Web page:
The Primary Control is not a posture. It is a dynamic relationship that is constantly changing as we move throughout our day. The challenge in learning the Alexander Technique is not so much to activate the Primary Control, but to avail ourselves of this relationship during our life, whether we are playing the piano or teaching or sitting at a computer–right while we are living, doing whatever we are doing.

We achieve this, in Alexander’s words, by inhibiting our habitual reaction to any stimulus. By this, Alexander referred to our ability to intercept any habitual response to any stimulus. For instance, in the art of playing the piano, the pianist who always misses a particular note in a piece has a particular way–a habitual way of preparing to play that note.

If the preparation can be addressed, the control over the note will be addressed also. The Alexander student, through an increased awareness, detects the habitual response (to the always missed note) which is present before the note is missed. She “inhibits” her usual response to that section of the music and directs herself in the fashion she has learned from her Alexander teacher, i.e., neck free, head forward and up, etc. This aids her ability to elicit the Primary Control, which allows new insight into her dilemma. All of this can happen so fast that the inhibitory process is actually renewed again and again with no beats lost. Inhibition is crucial to the learning of this technique. We continually respond to stimuli from a familiar, habitual frame of reference.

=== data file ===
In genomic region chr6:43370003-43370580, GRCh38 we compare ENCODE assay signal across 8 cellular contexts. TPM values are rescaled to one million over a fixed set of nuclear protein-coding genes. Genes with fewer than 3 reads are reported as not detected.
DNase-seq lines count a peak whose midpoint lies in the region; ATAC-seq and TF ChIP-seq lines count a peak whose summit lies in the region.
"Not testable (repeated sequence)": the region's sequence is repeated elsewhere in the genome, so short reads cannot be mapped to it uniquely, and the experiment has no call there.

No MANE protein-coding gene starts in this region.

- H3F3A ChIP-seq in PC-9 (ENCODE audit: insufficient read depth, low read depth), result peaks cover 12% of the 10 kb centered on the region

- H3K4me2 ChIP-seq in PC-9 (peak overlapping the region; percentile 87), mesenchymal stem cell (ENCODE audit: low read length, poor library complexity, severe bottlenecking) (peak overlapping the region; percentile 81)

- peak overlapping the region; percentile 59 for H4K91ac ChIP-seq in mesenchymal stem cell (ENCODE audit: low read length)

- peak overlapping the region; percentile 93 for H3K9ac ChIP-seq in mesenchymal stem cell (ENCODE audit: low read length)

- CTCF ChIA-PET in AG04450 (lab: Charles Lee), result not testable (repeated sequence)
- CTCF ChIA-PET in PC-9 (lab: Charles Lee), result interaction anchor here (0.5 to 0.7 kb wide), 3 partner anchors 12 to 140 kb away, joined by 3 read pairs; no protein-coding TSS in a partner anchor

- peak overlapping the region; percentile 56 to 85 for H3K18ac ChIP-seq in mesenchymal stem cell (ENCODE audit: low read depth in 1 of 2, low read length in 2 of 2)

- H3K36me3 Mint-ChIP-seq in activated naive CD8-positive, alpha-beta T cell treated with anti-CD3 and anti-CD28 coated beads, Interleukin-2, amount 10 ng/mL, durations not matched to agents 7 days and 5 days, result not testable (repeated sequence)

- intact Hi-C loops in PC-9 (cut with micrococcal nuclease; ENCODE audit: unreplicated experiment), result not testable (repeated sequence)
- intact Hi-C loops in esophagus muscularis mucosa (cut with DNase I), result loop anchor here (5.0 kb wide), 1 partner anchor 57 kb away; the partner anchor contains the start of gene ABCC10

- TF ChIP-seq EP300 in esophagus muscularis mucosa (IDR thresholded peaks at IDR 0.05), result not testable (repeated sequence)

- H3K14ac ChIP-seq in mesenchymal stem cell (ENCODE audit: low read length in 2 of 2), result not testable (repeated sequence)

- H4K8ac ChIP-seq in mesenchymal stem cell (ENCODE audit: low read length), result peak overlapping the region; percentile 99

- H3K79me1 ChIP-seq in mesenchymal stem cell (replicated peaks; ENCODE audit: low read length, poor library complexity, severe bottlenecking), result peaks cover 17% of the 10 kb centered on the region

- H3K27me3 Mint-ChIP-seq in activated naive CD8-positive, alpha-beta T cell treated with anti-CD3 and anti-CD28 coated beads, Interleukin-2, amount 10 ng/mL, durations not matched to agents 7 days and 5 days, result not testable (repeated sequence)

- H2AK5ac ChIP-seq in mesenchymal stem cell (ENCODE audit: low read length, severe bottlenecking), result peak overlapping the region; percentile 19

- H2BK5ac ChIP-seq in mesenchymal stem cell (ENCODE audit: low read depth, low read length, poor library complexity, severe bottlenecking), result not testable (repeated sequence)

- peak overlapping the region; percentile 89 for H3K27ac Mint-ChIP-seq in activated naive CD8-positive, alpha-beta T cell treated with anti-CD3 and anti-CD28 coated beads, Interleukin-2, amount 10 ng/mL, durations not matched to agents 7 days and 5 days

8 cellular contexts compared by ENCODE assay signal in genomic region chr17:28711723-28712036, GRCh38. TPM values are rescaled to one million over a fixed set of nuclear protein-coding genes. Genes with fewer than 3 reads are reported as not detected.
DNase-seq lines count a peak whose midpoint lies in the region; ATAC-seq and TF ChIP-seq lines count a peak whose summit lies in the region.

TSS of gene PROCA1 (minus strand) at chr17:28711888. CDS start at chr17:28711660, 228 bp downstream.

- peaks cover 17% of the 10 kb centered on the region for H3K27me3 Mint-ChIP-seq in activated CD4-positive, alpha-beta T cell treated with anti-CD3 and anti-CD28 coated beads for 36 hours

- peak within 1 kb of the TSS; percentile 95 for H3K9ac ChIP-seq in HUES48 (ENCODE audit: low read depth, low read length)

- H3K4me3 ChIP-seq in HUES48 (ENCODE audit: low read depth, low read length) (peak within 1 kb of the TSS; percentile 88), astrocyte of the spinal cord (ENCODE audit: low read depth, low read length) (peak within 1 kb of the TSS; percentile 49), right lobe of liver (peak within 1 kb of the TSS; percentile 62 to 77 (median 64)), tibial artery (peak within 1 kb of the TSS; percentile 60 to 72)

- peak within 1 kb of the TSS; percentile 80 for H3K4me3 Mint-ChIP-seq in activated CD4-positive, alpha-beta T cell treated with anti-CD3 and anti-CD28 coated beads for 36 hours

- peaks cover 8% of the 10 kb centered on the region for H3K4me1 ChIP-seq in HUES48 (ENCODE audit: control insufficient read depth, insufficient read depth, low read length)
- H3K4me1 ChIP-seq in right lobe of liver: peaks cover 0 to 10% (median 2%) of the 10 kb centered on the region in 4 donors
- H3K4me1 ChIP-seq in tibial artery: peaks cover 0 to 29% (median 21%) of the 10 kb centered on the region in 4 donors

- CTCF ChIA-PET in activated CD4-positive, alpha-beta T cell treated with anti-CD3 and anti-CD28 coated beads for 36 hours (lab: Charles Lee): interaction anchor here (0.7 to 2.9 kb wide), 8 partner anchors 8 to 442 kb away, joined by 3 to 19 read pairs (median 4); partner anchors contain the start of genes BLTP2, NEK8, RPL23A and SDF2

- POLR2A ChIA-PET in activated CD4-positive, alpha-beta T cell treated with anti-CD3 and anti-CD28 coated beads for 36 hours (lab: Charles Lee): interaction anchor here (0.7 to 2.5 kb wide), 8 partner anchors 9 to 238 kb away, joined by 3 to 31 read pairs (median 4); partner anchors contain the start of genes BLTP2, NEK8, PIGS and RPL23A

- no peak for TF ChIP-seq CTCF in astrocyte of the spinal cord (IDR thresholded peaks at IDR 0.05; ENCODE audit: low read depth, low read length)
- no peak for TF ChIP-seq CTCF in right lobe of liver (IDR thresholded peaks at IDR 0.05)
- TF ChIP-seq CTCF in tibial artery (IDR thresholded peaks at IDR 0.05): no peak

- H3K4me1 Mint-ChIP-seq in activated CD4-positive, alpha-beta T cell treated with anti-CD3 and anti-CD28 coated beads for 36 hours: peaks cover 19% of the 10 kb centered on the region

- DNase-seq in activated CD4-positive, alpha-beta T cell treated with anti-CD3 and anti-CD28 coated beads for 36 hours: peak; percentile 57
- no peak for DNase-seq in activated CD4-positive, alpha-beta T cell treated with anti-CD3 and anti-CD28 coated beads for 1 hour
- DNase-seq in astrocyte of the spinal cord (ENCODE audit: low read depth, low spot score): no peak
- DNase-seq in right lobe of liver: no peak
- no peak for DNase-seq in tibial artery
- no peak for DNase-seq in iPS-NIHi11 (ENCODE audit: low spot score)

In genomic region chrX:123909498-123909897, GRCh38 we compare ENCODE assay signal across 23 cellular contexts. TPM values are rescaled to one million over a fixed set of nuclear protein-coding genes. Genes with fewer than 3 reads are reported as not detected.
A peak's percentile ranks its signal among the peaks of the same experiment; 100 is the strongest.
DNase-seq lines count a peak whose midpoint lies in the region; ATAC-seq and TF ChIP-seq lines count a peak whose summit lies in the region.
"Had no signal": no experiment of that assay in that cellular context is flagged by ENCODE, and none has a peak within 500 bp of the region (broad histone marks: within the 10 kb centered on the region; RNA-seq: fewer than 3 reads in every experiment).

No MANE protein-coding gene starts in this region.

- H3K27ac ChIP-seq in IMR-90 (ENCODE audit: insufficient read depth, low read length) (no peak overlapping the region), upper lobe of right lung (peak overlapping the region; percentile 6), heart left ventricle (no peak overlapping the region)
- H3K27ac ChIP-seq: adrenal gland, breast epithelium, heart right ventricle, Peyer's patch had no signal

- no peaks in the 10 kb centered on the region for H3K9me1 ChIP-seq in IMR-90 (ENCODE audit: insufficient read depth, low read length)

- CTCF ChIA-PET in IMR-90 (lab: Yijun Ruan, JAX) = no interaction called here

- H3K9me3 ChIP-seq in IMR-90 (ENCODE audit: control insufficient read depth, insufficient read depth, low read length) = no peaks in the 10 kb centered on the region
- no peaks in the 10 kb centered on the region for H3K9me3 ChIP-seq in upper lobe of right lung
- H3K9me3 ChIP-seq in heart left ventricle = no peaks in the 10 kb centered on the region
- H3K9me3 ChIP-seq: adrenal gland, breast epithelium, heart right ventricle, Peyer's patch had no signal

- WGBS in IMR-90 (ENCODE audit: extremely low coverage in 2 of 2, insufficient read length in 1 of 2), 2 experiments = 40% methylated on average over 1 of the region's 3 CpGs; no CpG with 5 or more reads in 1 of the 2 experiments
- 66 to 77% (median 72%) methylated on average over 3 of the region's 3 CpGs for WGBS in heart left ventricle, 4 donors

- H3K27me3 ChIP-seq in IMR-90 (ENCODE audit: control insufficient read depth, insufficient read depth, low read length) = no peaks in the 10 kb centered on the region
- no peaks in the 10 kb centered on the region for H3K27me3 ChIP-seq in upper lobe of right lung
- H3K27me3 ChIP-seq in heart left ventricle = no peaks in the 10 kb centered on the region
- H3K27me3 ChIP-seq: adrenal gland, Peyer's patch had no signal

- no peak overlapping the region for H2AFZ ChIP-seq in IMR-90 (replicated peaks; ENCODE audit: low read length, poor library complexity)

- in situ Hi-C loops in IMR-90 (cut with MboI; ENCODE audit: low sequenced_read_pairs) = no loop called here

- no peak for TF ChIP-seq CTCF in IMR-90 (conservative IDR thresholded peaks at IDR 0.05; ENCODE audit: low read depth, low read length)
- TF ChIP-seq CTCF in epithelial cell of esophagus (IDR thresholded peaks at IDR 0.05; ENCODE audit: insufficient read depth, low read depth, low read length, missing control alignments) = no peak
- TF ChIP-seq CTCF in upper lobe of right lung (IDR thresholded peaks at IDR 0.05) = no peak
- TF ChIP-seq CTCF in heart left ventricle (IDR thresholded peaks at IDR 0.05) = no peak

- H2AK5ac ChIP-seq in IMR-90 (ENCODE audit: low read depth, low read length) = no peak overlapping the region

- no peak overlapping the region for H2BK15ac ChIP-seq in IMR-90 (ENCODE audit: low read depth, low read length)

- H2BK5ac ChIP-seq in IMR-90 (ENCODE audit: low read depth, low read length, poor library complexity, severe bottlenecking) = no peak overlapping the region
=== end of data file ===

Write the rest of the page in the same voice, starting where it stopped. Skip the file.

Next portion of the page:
True inhibition requires us to be constantly open and attentive to ourselves so we can recognize our habits and perhaps replace them with unknown and unfamiliar responses. The process is beautifully improvisatory. “In Alexander’s usage, inhibition releases rather than represses spontaneity by suspending habitual responses to stimuli long enough so that intelligent guidance and reasoning can intervene.” note1

People who study the Alexander Technique do not have fewer “bad habits” than those who don’t study the Technique. What they do have is a way of recognizing their habits and a way of addressing them. The Alexander Technique seeks a particular freedom from habit (and tension) which leads to a feeling of movement potential rather than one of weight and fatigue. Descriptions of the results of the work are always insufficient. Words fall short of the actual experience of a hands-on lesson. With this in mind, I would like to present some specific applications of this work. These are examples of ways in which I use the Alexander work in my teaching of piano, and in my own performances.